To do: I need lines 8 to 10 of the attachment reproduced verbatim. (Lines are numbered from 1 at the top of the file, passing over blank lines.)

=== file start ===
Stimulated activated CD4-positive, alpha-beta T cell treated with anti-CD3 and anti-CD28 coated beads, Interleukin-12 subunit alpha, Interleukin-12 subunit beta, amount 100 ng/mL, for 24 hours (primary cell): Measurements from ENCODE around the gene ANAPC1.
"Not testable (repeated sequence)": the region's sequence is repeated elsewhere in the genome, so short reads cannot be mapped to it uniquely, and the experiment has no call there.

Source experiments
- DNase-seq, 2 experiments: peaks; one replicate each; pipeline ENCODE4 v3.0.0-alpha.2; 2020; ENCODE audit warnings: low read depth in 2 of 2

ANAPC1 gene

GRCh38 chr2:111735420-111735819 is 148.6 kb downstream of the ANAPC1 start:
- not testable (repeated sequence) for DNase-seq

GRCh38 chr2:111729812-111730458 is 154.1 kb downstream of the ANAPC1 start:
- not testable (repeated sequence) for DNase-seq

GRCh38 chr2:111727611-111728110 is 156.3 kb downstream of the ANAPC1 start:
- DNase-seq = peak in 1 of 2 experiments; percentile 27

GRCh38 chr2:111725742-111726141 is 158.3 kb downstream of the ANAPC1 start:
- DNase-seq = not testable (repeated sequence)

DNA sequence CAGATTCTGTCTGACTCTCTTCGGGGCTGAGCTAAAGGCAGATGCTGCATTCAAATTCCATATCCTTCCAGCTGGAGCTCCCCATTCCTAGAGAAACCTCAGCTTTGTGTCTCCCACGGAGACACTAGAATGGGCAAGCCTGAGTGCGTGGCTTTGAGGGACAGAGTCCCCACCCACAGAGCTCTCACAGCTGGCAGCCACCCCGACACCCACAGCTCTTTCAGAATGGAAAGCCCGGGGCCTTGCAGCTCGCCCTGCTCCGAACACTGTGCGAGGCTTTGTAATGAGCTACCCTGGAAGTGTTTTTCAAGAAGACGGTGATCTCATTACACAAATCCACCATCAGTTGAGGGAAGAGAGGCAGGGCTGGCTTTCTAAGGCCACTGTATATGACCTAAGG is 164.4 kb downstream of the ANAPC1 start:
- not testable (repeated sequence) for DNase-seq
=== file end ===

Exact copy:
GRCh38 chr2:111729812-111730458 is 154.1 kb downstream of the ANAPC1 start:
- not testable (repeated sequence) for DNase-seq

GRCh38 chr2:111727611-111728110 is 156.3 kb downstream of the ANAPC1 start: